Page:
Figure 1. Main regions and functional connections of the cortical midline (CMS) and mirror neuron (MNS) systems implicated in the control of self-processing. Inter-hemispheric connectivity (IHC) via the anterior and middle/posterior corpus callosum are indicated by arrows with the dotted line across the two hemispheres sub-dividing the brain into anterior frontal regions interconnected via the anterior corpus callosum and posterior parietal regions interconnected via the middle/posterior corpus callosum. ACC, anterior cingulate; IFG, inferior frontal gyrus; INS, insula; IPL, inferior parietal lobule; mPFC, medial prefrontal cortex; PCC, posterior cingulate cortex; PCU, precuneus; RS, retrosplenial cortex; SMG, supramarginal gyrus. For simplicity the anterior (mPFC and ACC) and posterior (PCC/RS and PCU) are displayed as single regions. L, left and R, right hemisphere.
A recent meta-analysis has identified CMS and other regions associated specifically with self-related information as opposed to familiar or unfamiliar others (Qin and Northoff, 2011). Evidence for self-specificity was mainly found in the perigenual anterior cingulate (AC), inferior frontal gyrus (IFG), and insula, with the AC localization corresponding to that shown in resting-state studies to be deactivated during tasks. The medial prefrontal cortex (mPFC) was influenced by both self and familiarity and the posterior cingulate cortex (PCC) by familiarity more than self. Thus overall, self-specific processing was associated more with frontal than parietal regions in the CMS.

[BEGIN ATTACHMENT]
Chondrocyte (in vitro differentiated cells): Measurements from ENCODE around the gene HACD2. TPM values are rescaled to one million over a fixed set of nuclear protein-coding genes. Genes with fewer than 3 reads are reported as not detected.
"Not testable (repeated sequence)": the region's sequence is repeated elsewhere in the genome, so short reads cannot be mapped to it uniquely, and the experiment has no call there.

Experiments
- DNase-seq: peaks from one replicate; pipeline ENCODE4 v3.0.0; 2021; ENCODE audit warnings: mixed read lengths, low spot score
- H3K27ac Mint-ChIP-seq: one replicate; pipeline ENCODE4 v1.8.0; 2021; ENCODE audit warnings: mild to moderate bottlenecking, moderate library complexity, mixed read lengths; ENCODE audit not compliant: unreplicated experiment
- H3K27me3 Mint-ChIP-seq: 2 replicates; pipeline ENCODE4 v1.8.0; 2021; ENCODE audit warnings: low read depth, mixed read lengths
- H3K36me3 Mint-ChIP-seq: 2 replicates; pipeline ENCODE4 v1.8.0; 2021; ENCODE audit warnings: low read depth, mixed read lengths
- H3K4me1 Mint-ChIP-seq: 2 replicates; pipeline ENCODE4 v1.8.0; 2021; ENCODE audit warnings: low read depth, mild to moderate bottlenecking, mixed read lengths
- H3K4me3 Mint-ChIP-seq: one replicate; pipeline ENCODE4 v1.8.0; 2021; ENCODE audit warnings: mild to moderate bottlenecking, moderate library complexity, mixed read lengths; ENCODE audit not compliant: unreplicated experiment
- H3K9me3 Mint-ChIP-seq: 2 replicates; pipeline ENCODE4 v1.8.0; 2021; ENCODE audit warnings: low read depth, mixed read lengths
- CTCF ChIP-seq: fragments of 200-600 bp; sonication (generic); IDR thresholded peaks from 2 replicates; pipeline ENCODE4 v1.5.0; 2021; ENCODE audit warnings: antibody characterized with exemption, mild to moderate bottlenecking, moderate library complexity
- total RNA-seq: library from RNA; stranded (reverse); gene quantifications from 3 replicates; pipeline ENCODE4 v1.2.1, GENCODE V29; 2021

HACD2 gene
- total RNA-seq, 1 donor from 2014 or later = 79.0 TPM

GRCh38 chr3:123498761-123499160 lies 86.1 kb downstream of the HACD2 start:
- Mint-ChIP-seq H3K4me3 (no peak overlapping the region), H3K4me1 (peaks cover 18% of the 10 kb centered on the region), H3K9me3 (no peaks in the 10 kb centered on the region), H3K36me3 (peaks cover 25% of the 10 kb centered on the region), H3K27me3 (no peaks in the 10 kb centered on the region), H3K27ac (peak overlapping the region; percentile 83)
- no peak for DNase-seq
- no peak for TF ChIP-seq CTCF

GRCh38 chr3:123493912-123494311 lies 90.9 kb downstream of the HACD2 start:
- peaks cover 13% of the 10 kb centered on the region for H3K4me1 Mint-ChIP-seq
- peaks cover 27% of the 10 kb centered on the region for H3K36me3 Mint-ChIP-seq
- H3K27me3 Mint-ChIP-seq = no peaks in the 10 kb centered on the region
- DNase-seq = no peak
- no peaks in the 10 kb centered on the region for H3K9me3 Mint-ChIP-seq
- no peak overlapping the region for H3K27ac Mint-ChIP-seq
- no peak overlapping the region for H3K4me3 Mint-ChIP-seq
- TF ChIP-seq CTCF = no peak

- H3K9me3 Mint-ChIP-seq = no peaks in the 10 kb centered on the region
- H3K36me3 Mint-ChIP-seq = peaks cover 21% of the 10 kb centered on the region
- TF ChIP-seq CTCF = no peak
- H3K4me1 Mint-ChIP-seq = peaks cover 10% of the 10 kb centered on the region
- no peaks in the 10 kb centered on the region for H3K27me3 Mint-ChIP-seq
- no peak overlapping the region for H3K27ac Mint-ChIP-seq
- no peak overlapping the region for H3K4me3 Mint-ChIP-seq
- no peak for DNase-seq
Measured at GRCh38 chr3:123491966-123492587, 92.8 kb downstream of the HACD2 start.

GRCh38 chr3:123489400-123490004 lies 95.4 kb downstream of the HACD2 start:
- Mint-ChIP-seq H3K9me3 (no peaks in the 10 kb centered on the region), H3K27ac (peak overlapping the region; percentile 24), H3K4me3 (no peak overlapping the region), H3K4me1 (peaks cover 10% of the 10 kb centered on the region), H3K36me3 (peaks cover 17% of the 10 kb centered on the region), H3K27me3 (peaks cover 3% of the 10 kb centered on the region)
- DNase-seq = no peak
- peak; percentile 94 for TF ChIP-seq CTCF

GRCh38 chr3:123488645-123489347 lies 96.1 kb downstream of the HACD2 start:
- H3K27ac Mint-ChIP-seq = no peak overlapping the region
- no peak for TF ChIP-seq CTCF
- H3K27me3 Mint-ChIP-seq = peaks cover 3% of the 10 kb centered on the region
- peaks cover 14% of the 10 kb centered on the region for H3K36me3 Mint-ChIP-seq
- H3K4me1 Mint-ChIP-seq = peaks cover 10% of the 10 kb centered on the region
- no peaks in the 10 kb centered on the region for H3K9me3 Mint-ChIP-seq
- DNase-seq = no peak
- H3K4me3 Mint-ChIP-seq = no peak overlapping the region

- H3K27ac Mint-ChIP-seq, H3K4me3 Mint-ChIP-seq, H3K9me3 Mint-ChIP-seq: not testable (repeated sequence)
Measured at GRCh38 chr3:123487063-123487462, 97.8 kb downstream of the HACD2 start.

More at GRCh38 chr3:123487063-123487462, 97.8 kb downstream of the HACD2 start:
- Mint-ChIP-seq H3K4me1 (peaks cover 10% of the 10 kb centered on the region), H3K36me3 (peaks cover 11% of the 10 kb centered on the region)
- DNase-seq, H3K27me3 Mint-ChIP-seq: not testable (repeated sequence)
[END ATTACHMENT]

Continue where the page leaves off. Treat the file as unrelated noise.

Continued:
A second neural system associated with aspects of self-processing, and which also includes fronto-parietal [IFG, precentral gyrus, precuneus, supramarginal gyrus (SMG), inferior parietal lobule (IPL)] as well as limbic (anterior insula and anterior mesial frontal cortex) regions is the so-called “Mirror Neuron System” (MNS) (Uddin et al., 2007; Cattaneo and Rizzolatti, 2009) (see Figure 1). The MNS responds equivalently to specific goal-directed actions whether they are performed by self or others, and is therefore ideally suited to compute self-other discriminations. Indeed, in parts of the MNS even auditory information suggesting that a specific action has been performed out of sight is an effective stimulus (Cattaneo and Rizzolatti, 2009). The CMS and MNS are linked both in frontal and parietal regions (particularly via the insula and IFG, although also between the IPL and PCC/precuneus), and it has been proposed that they have an integrated role whereby the MNS performs physical other-to-self mapping, important for understanding agency attribution, whereas the CMS is more important for understanding psychological aspects. Interestingly, the meta-analysis on CMS and DMN in relation to self carried out by Qin and Northoff (2011) also identified a degree of self-specific processing in the two MNS regions (IFG and insula) with the most extensive connections with the CMS. Indeed, a number of studies have shown that the insula is activated during self-reflection (Modinos et al., 2009).